Conflict-related sexual violence has been the focus of significant international activism and policy attention. International legal norms and frameworks have evolved to recognize it as a war crime, and a representation of sexual violence as a “weapon of war” is now widely endorsed. This article examines how international norms about conflict-related sexual violence are adopted and utilized in multiple ways in the armed conflict in Kachin state in northern Myanmar. Throughout decades of civil war, international norms on sexual violence have constituted key resources for international advocacy and awareness raising by local women’s rights activists. Further, activists have drawn on international norms to effect changes in gendered relations of power within their own communities. However, international norms on sexual violence in conflict have also been effectively used as tools for ethno-nationalist identity politics, rallying support behind the armed insurgency and mobilizing women’s unpaid labor in the service of war. Thus, international norms on conflict-related sexual violence have simultaneously opened up space for women’s empowerment and political agency and reproduced gendered forms of insecurity and marginalization. Exploring these contradictions and complexities, this analysis generates novel insights into the politics of international norms in contexts of armed conflict.

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  • 6.
    Hedström, Jenny
    et al.
    Department of War Studies and Military History, Swedish Defence University, Stockholm, Sweden.
    Olivius, Elisabeth
    Umeå universitet, Samhällsvetenskapliga fakulteten, Statsvetenskapliga institutionen.
    Tracing temporal conflicts in transitional Myanmar: life history diagrams as methodological tool2022Ingår i: Conflict, Security and Development, ISSN 1467-8802, E-ISSN 1478-1174, Vol. 22, nr 5, s. 495-515Artikel i tidskrift (Refereegranskat)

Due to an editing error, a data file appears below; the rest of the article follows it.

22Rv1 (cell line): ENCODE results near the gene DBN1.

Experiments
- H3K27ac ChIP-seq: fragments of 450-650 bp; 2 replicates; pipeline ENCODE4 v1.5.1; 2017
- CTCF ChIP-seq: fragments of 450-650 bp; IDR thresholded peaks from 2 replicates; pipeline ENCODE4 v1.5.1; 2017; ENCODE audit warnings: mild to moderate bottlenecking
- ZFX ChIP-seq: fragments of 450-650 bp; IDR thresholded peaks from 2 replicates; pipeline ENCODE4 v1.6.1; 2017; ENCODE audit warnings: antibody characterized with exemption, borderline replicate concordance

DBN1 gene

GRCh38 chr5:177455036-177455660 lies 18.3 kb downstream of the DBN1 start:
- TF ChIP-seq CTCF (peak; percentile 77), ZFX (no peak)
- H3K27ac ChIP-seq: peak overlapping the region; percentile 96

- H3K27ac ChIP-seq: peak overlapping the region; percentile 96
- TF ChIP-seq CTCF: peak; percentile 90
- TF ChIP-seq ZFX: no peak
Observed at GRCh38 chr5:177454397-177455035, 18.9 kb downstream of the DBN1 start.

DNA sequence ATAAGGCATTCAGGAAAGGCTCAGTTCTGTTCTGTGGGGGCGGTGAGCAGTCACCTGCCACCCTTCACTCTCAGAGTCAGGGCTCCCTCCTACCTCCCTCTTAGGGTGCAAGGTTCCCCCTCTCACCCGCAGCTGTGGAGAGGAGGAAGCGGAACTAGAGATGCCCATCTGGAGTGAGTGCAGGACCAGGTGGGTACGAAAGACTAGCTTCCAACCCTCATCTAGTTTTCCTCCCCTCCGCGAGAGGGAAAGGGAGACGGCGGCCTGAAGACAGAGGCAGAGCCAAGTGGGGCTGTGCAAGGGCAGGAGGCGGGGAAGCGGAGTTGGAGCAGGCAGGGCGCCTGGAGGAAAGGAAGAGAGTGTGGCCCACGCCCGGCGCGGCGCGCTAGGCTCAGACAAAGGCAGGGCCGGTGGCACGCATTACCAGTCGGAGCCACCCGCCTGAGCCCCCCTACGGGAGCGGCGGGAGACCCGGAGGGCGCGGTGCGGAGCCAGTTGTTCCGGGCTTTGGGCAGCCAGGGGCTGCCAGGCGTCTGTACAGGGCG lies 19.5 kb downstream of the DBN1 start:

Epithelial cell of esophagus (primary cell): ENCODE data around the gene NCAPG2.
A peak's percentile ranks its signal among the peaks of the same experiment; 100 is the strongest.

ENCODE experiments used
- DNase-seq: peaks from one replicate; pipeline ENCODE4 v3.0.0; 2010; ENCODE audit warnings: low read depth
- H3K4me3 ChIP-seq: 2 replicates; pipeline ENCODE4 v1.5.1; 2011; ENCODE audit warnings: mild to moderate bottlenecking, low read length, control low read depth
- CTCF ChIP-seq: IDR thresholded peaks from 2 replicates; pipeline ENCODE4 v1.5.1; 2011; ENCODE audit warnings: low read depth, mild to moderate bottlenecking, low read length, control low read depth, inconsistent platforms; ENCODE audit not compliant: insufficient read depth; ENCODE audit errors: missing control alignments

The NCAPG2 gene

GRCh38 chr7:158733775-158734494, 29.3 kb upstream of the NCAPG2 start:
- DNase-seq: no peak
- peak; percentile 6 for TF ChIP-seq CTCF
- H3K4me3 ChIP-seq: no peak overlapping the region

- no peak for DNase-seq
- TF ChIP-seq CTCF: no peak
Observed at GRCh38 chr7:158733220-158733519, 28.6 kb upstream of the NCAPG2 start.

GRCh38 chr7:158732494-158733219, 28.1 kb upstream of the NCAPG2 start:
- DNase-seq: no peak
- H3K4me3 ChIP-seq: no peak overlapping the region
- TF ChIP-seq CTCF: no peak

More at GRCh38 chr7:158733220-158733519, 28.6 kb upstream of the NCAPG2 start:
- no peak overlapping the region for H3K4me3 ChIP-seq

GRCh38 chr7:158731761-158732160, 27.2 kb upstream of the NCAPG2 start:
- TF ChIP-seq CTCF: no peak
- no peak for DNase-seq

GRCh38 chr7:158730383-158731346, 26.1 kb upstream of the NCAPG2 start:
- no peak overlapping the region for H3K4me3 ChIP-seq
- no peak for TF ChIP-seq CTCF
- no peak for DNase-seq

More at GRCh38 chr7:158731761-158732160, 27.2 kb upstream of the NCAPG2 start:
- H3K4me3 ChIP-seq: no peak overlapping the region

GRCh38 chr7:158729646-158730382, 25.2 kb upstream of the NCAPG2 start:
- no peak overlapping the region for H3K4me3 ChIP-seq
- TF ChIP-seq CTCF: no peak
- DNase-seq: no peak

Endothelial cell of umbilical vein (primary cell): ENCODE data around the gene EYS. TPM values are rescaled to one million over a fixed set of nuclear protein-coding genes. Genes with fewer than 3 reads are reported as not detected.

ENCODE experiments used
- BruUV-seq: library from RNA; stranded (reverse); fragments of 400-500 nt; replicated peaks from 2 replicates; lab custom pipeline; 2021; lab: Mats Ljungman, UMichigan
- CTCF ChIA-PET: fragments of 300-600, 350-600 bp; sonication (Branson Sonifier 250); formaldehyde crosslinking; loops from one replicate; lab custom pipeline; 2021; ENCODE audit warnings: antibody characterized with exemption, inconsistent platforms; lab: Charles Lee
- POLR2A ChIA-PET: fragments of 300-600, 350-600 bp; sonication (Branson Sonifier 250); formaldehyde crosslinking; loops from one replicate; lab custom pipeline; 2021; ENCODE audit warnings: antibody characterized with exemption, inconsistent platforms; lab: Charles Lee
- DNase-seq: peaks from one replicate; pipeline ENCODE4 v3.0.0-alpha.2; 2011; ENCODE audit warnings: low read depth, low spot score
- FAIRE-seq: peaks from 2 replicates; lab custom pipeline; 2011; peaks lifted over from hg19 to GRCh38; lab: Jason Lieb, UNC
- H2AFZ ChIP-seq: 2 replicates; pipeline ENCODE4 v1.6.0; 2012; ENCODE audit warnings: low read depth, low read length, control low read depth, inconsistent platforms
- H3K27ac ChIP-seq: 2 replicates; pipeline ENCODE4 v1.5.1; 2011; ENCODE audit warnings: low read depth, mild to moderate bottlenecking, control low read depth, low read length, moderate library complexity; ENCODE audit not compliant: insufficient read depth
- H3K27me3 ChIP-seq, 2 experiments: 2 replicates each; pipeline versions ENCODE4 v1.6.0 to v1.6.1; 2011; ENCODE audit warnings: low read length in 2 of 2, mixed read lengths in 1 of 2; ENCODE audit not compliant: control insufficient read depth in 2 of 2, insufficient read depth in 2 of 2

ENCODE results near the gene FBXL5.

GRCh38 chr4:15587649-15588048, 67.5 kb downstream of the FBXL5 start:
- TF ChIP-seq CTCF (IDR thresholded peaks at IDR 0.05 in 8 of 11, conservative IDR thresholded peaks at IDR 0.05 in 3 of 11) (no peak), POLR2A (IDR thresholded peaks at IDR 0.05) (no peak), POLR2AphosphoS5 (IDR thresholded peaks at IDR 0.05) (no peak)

Abstract [en]

    This article adds to the emerging ‘temporal turn’ in peace studies by addressing methodological questions about how temporality can be captured and explored in empirical studies. Developing our methodological tools for exploring time and temporality, we argue, is critical to move beyond the supposed linear temporality of peace processes, and make visible alternative temporal frameworks that shape everyday experiences and contestations around peace in conflict-affected contexts. Drawing on a study of two conflict-affected areas in Myanmar, we contribute towards this aim through a discussion of how life history diagrams helped us trace temporal conflicts between overarching narratives of political transition and everyday experiences of insecurity. This facilitated a deeper understanding of how relationships between war and peace, and between past, present and future, were manifested and made sense of in people’s everyday lives. Our use of life history diagrams revealed temporal conflicts between the dominant, linear temporality of the Myanmar transition, and more complex and cyclical temporal frameworks people used to describe their realities. Life history diagrams also facilitated narratives that troubled an events-based temporality focused on macro-political shifts such as ceasefire agreements and elections, and instead foregrounded everyday experiences of continuous insecurity and struggle.